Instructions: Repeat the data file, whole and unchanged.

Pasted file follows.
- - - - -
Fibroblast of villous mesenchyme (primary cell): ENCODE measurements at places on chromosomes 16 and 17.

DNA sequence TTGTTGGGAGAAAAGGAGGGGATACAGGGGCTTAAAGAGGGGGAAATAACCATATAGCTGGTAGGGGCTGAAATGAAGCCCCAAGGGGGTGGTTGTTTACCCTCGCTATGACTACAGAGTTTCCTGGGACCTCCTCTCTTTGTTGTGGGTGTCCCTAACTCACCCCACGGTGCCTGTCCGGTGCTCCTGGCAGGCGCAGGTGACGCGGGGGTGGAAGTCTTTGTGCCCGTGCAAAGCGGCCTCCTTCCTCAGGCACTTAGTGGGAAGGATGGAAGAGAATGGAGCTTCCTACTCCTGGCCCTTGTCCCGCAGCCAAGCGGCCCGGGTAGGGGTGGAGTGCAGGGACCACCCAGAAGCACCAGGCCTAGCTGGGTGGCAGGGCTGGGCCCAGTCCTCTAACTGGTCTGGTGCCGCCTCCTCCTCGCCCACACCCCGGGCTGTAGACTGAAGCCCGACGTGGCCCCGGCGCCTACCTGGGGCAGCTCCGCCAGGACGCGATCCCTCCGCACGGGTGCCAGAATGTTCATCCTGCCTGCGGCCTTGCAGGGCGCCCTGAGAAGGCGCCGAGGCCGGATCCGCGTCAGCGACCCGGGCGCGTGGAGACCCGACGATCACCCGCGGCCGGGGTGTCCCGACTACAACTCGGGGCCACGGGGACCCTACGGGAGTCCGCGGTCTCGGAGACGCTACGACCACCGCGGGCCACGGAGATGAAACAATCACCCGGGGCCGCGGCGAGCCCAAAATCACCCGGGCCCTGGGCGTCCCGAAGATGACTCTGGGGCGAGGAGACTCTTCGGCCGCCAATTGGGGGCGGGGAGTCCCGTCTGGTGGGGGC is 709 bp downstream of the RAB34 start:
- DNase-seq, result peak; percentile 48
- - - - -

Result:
Fibroblast of villous mesenchyme (primary cell): ENCODE measurements at places on chromosomes 16 and 17.

DNA sequence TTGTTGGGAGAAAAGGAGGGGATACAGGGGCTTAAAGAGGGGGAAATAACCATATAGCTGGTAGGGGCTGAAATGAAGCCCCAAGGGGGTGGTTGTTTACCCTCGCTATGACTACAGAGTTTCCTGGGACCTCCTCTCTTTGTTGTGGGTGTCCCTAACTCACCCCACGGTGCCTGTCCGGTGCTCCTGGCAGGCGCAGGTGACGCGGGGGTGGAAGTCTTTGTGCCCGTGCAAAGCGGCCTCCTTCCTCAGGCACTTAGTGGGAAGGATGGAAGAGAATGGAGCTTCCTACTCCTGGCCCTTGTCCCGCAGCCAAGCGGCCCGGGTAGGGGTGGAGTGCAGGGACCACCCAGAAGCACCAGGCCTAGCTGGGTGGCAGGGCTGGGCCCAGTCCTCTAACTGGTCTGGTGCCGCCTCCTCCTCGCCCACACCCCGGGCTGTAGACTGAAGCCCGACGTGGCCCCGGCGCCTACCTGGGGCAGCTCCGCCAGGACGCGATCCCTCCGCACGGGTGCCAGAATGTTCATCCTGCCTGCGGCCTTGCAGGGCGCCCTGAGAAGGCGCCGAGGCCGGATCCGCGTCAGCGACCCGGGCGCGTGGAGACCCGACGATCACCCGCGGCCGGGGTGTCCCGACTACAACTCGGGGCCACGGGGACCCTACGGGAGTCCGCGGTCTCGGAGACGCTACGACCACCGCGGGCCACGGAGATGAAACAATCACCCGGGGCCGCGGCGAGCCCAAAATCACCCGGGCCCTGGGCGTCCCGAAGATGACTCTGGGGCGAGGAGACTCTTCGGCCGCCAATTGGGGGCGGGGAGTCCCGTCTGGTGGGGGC is 709 bp downstream of the RAB34 start:
- DNase-seq, result peak; percentile 48